Our Brand Is Crisis (Blu-ray)

July 21, 2018

Our Brand Is Crisis (Blu-ray) (Blu-ray)


New From: $6.68 USD In Stock

Sandra Bullock played a cutthroat politico operative parachuted into Bolivia to help a flagging candidate go on the attack and take down a front-runner. The movie was supposed to be a comedy but it didn’t make a whole lot of people laugh much. Instead, it painted a pretty cynical picture of a political strategist crafting a take-no-prisoners smear campaign with close to no regard for the consequences.

The movie has a dark comedy bite and the anti-heroes aren’t the usual suspects. They aren’t the usual soulless capitalists indifferent to human suffering in the name of profit. They are, in theory at least, progressives. Folks on the left able to rationalize whatever works.

They’re the kinds of people who’d say: “We are in this because we not only believe in democracy but in a particular brand of democracy, which is progressive, social democratic, market-based and modern,” …even as they tear down a popular, progressive politician to win.

Now, here’s where it gets a bit loco… The characters ARE based on real people. The 2015 “Our Brand is Crisis” was actually based on a 2005 documentary of the same name – which was itself based on the very real 2002 Bolivian election.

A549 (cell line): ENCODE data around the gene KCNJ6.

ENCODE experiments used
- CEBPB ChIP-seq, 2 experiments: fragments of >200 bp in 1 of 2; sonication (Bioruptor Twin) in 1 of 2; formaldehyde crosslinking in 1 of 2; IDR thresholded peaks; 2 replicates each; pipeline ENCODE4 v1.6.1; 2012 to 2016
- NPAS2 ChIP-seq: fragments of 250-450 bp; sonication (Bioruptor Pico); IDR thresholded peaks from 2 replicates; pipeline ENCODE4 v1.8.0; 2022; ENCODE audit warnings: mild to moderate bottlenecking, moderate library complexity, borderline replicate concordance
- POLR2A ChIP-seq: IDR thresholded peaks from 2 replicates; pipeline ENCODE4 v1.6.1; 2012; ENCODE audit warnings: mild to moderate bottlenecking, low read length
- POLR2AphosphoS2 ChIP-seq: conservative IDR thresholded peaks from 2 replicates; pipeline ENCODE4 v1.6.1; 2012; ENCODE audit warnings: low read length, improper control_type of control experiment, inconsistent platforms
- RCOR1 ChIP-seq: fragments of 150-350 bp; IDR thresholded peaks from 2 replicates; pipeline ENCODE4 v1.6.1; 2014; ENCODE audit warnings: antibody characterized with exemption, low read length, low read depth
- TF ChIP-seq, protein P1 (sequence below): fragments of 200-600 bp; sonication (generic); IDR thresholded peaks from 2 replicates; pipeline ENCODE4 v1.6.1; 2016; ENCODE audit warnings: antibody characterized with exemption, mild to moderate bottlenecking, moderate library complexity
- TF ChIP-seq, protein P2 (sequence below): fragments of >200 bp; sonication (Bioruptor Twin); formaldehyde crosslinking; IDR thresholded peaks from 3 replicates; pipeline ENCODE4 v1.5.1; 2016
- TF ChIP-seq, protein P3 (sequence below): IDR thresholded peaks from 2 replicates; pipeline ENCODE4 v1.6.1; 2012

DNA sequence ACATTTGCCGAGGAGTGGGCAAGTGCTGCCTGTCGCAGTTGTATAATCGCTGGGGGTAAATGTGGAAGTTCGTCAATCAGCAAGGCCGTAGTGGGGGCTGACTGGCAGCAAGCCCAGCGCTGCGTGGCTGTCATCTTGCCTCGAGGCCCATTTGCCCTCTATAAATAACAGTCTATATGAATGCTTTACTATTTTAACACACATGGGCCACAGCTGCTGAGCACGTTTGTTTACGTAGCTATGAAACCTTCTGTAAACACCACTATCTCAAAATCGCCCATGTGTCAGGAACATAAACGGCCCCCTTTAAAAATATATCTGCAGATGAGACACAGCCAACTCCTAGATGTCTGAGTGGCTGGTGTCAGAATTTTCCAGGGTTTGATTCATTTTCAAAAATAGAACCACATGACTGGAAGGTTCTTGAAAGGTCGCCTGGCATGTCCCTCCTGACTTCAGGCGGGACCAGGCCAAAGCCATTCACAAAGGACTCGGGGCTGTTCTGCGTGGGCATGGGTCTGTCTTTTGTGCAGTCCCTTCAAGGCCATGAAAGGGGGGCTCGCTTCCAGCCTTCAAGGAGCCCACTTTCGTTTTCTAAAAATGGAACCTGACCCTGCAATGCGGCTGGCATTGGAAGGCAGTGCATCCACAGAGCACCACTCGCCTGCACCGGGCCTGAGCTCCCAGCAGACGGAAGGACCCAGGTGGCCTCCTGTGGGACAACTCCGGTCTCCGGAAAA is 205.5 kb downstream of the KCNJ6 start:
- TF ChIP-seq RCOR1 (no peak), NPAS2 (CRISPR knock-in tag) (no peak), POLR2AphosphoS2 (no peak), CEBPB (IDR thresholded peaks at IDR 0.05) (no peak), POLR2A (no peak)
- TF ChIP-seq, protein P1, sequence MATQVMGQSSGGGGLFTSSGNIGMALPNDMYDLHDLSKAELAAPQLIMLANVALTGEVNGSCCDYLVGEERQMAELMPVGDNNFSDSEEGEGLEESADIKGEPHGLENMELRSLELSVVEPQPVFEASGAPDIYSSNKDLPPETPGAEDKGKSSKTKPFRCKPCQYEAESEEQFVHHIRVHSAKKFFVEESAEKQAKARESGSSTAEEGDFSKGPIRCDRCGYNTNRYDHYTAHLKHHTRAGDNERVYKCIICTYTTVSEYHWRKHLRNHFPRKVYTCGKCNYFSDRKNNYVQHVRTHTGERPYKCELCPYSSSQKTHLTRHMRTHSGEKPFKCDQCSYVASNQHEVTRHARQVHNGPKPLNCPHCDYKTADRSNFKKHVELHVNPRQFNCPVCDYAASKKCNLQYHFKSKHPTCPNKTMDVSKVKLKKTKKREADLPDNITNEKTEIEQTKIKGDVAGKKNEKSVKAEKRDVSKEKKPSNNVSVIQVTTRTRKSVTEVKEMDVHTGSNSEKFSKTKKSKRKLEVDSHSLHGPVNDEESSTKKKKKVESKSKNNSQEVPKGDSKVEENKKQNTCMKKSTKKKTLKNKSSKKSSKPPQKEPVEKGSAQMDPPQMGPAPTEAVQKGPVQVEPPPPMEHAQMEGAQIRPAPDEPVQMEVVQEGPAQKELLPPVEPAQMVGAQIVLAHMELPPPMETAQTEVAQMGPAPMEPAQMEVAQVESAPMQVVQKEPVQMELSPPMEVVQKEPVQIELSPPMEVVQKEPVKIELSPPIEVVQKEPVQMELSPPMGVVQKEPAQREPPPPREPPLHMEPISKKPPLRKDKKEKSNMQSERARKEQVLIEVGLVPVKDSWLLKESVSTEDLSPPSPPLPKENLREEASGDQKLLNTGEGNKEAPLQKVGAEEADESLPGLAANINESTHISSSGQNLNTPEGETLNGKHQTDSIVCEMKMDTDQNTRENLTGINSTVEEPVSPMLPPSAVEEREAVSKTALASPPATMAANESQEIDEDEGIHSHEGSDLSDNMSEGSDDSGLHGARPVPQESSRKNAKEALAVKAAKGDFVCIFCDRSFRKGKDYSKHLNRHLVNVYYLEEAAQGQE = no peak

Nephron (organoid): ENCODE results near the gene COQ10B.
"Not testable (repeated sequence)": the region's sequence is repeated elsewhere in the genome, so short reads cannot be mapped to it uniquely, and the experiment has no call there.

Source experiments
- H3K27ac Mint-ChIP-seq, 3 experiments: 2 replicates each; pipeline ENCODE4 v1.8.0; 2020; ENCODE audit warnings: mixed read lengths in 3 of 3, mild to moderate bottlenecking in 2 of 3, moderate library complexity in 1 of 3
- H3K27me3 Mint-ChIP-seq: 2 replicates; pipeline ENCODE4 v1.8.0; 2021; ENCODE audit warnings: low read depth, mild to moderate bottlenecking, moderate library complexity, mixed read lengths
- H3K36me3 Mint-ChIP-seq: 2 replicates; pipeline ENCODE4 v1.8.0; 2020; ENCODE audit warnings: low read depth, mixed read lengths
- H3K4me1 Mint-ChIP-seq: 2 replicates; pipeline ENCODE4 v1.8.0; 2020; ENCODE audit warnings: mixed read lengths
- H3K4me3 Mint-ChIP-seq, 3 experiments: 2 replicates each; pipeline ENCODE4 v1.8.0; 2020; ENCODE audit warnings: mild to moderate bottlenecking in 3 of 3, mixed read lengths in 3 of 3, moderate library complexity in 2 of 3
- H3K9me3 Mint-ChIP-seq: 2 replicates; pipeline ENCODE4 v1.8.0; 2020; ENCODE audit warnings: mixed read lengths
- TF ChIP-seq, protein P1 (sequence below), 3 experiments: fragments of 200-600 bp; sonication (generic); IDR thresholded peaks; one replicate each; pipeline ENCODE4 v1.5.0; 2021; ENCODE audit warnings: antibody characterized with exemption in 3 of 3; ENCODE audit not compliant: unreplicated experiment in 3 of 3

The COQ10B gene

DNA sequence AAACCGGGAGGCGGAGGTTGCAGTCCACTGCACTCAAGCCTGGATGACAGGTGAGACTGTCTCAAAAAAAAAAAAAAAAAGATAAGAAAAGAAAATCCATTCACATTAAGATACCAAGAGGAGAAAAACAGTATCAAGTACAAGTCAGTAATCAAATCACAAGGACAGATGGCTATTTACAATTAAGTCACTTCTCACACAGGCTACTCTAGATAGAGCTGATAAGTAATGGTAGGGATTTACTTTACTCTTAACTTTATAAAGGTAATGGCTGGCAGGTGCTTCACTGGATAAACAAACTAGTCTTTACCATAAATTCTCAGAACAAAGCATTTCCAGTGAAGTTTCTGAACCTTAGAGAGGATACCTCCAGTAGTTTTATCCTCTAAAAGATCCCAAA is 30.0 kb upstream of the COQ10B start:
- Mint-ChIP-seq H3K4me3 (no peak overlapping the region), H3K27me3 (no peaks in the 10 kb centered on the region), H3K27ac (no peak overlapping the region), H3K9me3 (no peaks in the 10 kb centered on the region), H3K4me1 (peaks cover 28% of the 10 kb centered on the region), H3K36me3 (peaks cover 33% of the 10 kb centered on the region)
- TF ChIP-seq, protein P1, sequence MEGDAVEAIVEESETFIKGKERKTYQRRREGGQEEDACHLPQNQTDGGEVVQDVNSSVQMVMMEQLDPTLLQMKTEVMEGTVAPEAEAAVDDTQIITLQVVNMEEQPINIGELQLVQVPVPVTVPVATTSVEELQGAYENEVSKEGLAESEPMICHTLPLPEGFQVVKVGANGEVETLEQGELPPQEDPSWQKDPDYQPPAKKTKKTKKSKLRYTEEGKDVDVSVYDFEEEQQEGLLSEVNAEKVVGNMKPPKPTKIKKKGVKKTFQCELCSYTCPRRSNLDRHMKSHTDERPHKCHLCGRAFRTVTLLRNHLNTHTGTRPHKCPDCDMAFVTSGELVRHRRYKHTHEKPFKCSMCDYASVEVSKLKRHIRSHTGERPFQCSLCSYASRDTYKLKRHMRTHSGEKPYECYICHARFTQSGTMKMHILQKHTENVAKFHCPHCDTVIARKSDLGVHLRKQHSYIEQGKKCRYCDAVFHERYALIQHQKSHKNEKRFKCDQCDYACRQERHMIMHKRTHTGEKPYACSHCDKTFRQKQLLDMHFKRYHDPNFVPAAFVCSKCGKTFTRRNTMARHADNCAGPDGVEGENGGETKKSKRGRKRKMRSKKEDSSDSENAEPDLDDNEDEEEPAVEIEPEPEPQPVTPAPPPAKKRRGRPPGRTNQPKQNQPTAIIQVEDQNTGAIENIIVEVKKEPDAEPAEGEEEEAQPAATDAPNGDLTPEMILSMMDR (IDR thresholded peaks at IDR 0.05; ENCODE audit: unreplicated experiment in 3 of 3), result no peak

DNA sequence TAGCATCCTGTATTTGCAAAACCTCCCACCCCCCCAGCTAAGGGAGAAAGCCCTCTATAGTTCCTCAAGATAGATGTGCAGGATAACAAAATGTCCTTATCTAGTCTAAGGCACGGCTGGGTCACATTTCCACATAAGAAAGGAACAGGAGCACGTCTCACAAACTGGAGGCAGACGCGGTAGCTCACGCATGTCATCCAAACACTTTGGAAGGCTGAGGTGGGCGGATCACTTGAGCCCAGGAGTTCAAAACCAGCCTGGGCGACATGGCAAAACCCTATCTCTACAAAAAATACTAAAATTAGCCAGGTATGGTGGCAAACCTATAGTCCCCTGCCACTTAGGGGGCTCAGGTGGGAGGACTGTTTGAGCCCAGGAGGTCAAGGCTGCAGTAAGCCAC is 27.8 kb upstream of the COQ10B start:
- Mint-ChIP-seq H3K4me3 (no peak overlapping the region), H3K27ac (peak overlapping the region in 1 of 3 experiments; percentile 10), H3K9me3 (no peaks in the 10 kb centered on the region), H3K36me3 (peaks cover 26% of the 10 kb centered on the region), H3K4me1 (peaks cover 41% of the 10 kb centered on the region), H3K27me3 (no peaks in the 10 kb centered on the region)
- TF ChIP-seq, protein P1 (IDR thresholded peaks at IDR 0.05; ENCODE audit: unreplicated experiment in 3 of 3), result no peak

The original documentary covered a very real campaign engineered by American political strategists to crush a Bolivian front-runner through negative, smear-heavy tactics… …and just like in the Bullock version, in real life, their guy won…

The Bullock version had been Hollywooded up in one major way. In the actual 2002 campaign, none of the three main political strategists who cooked up the dirty, come-from-behind win were women. They were all men. One was James Carville. Another was pollster Jeremy Rosner.

…and the 3rd was a guy named Tad Devine. In the 2005 doc, it was Devine who gave the film its title after he summed up the strategy to stoke fear to win: “Our brand is Crisis” – as in, make people believe the country was in crisis… and paint their guy as the one to fix it.

The 2005 film was pretty dark and critics savaged the real-life actions of the real-life operatives (Rosner, Devine and Carville). As one said, “Only a nihilist would not be alarmed by […] by its suggestion of a systemic separation of modern politics and the national good.”

Now, part of that was because in real life, after Devine, et al, got their guy elected, he proved to be a disastrous leader and was promptly forced out of office by civilian protests that turned deadly and lead to 67 deaths. Sometimes actions have consequences.

Credit to @HoarseWisperer

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